Applications are breaking the assumptions inherent in these tradeoffs. People are using their connections for longer durations due to file sharing, video and music downloading, and online file storage. This trend is accelerating, and new applications that could stress the shared nature of cable are bound to appear.

To borrow an ancient telephony term, Erlangs are going through the roof. Data from Japanese subscribers that migrate from DSL to FTTH clearly show (see ‘Tragedy of the Commons‘) that higher speeds lead to much higher utilization, creating a geometric explosion in raw bits transported.

This, in turn, creates problems with the latency on cable modem connections. Latency is a big, big problem since it impacts the quality of applications like VoIP and gaming. High utilization leads to traffic jams, which leads to high latency, which leads to a poor user experience.

This is what we suspect is at the heart of the CableLabs report.


We recognize the FTTH technology now employed by Verizon (VZ), NTT and others is truly superior to any alternatives. I have the FiOS service at my home and couldn’t be more pleased. (see ‘My FiOS FTTH Install‘) We also feel that the FTTN architecture being deployed by AT&T (T ) is a half measure (see ‘The Jedi Mind Trick‘). But great technology is meaningless without a killer app, and none exists that radically differentiates FTTH service from cable service to the end user at this time.

We expect such an application to arrive for FTTH (see “The Industrial Accident“) though we know not the time and nature of the form it will take. If you do, please let us know!

The problem is that new internet applications (Napster, YouTube, iTunes, Skype) are unpredictable overnight sensations. Cable got the jump on DSL when Napster hit and suddenly everyone wanted broadband. DSL deployments from the telcos are finally starting to cath up, but deploying the infrastrucutre took years.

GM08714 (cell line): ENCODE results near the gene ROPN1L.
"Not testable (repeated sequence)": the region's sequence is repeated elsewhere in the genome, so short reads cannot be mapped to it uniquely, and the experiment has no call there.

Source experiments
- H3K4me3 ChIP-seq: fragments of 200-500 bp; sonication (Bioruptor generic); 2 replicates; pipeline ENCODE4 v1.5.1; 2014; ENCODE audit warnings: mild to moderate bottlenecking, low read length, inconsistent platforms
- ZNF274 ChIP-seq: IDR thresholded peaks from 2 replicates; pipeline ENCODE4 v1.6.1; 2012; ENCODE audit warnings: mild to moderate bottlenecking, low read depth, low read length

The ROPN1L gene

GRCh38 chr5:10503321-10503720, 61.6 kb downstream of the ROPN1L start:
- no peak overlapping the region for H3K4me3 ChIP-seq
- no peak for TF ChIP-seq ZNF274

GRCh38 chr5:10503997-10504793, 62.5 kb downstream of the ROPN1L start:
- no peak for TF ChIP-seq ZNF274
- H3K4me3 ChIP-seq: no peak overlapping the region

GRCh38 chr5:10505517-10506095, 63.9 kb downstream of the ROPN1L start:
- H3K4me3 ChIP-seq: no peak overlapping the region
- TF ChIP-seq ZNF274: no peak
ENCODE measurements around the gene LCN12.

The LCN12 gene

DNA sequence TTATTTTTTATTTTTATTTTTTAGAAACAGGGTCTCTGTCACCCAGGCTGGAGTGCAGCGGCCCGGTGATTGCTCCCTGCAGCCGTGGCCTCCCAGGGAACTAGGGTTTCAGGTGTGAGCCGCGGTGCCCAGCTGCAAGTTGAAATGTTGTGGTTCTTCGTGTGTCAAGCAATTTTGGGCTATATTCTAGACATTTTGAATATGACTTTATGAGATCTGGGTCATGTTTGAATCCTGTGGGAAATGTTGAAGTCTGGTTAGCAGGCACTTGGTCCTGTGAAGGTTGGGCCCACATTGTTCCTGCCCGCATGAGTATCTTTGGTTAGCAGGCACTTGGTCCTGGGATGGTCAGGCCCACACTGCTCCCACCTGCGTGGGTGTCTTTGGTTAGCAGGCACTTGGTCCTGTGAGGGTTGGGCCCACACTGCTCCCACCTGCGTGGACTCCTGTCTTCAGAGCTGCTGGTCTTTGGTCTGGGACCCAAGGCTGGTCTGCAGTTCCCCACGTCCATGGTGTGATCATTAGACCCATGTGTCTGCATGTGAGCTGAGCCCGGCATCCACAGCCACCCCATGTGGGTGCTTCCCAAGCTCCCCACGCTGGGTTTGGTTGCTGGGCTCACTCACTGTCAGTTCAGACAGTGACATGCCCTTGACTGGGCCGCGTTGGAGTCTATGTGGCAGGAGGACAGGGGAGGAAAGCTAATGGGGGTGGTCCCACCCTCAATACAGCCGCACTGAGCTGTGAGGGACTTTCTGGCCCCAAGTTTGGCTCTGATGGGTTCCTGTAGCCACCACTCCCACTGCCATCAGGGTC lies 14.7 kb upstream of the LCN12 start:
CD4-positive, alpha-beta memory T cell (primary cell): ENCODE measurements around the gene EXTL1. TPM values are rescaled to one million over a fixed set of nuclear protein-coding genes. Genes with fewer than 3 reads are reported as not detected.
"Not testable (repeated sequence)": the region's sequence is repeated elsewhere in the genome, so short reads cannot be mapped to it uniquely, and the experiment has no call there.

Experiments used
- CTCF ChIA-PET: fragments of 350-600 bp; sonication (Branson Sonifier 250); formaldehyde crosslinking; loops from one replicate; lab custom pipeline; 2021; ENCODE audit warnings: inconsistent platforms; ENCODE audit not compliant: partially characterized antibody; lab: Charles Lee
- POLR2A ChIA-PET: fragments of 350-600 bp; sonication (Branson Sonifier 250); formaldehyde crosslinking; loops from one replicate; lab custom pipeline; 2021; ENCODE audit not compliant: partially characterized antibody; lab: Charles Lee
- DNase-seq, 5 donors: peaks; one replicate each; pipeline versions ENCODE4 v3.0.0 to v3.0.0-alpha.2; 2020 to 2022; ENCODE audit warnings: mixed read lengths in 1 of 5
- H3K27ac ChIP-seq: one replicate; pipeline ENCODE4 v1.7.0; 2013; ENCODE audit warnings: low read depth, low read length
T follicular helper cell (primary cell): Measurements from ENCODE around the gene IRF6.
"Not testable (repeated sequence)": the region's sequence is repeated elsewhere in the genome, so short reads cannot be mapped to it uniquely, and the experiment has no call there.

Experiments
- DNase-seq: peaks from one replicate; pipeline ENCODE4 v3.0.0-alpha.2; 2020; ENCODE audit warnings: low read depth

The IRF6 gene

Infrastructure is overkill until the day it isn’t. And no one really knows when that day is. The millions of FTTH subscribers in Japan are incubating the next killer app right now.


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  1. I fully agree with your Industrial Accident theory quite happily subscribe to the thesis that I will eventually have Terrabytes of storage, Gigabytes of memory and Gigabits of bandwidth (what for, I dont know, but I am sure something will crop up).

    BUT, and this is a big BUT, I cannot imagine why profit seeking corporations would want to deploy a retail fiber infrastructure across entire countries when they can achieve the same by using *existing* copper.

    The critical flaw in your argument resides in your assumption that copper is limited. It is not. In college, I had a 2.4 kb/s modem. By the time I got to 56 kb/s, I reliably read everywhere that limits had been reached. ISDN too was thought to be a last gasp. We are now at VDSL with >20mb/s. The Industrial Accident theory applies here too, just as it does with Microprocessors or Storage. I would be astonished if copper just stayed still.

    Fiber too will get better/faster/cheaper, and I would wager that the performance ratio between copper and fiber is likely to stay fairly static, and that the same could be said of pricing.